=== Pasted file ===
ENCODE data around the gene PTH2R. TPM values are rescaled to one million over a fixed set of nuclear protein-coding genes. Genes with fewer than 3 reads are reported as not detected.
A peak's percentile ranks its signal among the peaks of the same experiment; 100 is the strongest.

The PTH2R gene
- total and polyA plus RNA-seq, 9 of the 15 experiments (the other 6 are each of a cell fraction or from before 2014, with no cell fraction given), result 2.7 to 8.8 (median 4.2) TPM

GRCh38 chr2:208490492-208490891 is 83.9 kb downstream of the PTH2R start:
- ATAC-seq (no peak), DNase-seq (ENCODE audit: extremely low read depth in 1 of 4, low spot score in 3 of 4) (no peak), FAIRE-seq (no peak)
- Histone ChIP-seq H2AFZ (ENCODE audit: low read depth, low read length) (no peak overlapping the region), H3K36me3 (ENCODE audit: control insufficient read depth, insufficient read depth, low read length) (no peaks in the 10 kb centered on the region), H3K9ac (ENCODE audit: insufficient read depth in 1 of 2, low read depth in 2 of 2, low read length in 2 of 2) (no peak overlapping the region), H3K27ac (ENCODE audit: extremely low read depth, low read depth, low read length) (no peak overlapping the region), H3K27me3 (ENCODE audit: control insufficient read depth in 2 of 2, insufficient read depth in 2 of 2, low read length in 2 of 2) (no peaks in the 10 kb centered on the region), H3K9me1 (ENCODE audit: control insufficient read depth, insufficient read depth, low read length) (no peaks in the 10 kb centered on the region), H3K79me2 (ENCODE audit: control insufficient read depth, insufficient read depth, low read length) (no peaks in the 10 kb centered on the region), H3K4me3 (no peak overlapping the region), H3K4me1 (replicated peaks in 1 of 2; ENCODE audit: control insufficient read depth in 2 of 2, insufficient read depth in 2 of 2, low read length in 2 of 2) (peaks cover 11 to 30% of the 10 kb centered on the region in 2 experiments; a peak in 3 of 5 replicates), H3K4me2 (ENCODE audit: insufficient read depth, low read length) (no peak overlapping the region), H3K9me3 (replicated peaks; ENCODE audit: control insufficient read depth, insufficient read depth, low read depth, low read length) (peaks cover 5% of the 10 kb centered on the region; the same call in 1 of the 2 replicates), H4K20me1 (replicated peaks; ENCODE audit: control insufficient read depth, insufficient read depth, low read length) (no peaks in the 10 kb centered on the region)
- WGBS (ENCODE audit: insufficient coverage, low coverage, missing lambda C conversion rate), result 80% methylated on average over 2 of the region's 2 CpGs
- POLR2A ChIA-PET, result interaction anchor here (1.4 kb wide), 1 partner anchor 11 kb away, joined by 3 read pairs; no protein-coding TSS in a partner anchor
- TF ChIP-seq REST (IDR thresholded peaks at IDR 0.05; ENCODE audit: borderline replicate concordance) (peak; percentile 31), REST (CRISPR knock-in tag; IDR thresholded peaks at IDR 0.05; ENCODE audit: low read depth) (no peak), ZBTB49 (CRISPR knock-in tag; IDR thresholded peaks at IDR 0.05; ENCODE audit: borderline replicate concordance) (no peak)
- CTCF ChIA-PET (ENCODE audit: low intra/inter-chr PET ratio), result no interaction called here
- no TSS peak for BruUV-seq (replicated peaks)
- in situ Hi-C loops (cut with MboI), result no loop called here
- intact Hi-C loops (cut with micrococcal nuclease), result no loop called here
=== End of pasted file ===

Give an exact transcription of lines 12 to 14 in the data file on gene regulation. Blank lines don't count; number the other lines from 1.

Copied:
- no TSS peak for BruUV-seq (replicated peaks)
- in situ Hi-C loops (cut with MboI), result no loop called here
- intact Hi-C loops (cut with micrococcal nuclease), result no loop called here